For example, each question asked to the debtor should pertain to the bankruptcy such as its financial performance, the progress made towards reaching an amicable POR, and the conduct by management – as the purpose of the meeting is not to humiliate or coerce the debtor.
One important feature of the meeting is that the debtor is under oath to respond to questions truthfully – which is a legal requirement that applies to all bankruptcies.
Without advance preparation or a script, management must clarify ambiguous or yet to be addressed concerns by the creditor and confirm the accuracy of past statements under pressure.
Creditor Committees: POR & Disclosure Statement
Powers and Duties of Creditor Committees
Clearly, in order to obtain enough votes in favor of the proposed plan as part of the POR Approval Process, a reasonable debtor would:
- File the legally required documentation to receive Court approval
- Provide additional documentation to address valid concerns brought up by creditors during negotiations
The higher the amount associated with the claims of the creditor committee, the more their interests are considered. For instance, if an unsecured claim holder has offered to provide the exit financing to emerge from Chapter 11 – the focus would shift towards appealing to those specific claim holders (but within the legal parameters).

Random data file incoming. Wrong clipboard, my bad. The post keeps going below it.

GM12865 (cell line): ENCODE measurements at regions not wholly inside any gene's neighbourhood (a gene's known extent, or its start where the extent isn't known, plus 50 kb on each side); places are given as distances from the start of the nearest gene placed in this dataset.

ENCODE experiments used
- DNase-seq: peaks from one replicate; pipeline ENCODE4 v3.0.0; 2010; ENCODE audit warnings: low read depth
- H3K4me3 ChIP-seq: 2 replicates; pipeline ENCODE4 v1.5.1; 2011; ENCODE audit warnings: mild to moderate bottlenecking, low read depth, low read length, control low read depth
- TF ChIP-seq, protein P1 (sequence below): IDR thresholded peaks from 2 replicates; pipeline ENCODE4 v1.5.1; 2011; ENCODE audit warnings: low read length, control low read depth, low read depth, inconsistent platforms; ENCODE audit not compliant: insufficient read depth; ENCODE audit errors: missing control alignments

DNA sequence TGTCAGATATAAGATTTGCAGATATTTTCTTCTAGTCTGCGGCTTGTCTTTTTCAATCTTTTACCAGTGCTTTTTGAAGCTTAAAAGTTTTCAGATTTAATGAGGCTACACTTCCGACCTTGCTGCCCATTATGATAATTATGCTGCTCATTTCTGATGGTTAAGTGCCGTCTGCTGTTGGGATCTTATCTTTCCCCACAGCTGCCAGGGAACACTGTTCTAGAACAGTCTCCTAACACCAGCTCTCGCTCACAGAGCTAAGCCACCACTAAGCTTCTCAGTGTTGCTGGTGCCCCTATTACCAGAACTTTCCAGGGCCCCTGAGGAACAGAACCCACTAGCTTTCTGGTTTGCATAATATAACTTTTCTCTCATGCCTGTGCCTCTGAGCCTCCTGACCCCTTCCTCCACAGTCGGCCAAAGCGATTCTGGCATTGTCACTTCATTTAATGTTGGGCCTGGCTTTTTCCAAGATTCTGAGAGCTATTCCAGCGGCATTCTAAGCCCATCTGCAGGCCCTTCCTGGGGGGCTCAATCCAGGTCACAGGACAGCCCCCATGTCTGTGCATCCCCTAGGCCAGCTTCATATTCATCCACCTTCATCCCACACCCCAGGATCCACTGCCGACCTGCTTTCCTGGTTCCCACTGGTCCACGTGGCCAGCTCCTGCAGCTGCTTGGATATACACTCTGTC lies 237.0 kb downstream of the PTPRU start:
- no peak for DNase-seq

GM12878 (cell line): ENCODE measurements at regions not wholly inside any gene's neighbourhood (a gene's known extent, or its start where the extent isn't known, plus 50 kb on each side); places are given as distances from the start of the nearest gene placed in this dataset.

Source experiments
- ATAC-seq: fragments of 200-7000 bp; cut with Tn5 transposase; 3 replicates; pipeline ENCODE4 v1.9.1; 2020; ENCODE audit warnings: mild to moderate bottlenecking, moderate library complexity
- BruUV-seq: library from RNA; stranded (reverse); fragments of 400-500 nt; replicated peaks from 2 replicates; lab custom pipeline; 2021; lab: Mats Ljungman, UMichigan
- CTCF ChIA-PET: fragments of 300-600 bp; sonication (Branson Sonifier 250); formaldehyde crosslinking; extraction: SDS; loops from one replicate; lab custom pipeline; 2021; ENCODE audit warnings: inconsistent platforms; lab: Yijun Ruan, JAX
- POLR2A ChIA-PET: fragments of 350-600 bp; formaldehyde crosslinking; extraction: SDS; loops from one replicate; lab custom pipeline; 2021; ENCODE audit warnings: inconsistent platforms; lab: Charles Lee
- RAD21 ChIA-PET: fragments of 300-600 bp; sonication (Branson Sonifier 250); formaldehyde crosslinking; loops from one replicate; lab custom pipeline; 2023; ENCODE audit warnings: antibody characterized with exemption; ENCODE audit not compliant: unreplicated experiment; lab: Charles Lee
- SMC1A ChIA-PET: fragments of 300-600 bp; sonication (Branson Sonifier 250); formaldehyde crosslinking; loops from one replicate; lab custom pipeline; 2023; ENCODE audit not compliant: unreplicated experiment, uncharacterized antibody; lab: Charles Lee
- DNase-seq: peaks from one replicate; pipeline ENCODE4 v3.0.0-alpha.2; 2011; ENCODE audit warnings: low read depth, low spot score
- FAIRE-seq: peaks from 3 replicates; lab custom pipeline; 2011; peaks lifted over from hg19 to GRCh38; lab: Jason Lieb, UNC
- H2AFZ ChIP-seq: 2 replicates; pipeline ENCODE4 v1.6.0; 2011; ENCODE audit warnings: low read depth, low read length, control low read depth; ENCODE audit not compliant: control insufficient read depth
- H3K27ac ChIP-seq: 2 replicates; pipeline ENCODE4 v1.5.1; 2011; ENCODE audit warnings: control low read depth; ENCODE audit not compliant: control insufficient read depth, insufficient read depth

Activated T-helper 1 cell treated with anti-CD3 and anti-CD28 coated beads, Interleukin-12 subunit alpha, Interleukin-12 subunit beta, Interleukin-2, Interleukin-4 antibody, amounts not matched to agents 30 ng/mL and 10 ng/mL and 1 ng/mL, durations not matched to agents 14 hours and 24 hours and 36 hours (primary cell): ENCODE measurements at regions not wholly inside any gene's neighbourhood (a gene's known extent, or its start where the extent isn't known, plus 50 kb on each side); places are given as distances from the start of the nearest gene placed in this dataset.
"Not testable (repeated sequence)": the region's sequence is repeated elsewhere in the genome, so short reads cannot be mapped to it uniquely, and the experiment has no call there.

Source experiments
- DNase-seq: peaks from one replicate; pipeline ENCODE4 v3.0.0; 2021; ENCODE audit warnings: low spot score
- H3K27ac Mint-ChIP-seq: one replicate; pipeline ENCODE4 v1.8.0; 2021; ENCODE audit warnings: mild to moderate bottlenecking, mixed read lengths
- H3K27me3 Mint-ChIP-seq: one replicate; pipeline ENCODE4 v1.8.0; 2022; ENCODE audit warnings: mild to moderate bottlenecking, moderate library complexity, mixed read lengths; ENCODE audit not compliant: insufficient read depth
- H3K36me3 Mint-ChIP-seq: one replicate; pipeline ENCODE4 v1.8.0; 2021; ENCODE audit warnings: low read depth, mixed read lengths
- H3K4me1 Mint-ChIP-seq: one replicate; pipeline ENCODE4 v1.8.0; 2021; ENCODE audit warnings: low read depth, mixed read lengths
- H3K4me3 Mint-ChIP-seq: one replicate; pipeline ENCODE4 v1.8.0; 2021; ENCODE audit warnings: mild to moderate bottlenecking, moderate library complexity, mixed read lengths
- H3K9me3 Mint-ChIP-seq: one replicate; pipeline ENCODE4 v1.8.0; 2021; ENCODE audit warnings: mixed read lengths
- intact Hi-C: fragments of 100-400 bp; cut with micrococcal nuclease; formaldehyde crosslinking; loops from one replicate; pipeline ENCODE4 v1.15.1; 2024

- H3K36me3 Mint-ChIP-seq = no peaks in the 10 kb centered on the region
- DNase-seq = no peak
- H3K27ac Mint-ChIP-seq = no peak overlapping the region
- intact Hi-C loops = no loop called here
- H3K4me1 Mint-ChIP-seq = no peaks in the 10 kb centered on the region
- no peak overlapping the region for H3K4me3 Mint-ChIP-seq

U.S. Bankruptcy Code: Powers and Duties of Committees
Formal Description of the “Powers and Duties of Committees” (Source: Legal Information Institute)
Besides closely watching over the conduct of the debtor, the creditor committee also examines all Prepetition Claims and the coinciding behavior of management to confirm no violations were made.
Examples of misconduct would include:
- Fraudulent Conveyance: The transfer of assets with the intent to harm creditors
- Preferential Repayments: Forms of payment to lower priority creditors that violate the Absolute Priority Rule, or APR (e.g., issuance of payments to Suppliers without Court approval of the Ch. 11 “Critical Vendors Motion”)
These types of occurrences could be very impactful on the relationship and level of trust found among the debtor and its creditors.
In closing, the creditor committee can often hold an instrumental role in drafting the POR and disclosure statement, as well as influence critical decisions like the appointee of a Chapter 11 Trustee or conversion into Chapter 7 Liquidation. But the duties of creditor committees go far beyond participating in negotiations alongside the debtor and contributing towards the structure of the POR. The list of tasks also includes monitoring the administration of the case by the debtor in possession, overseeing the day-to-day operations of the estate, and ensuring strict compliance with Court-mandated obligations.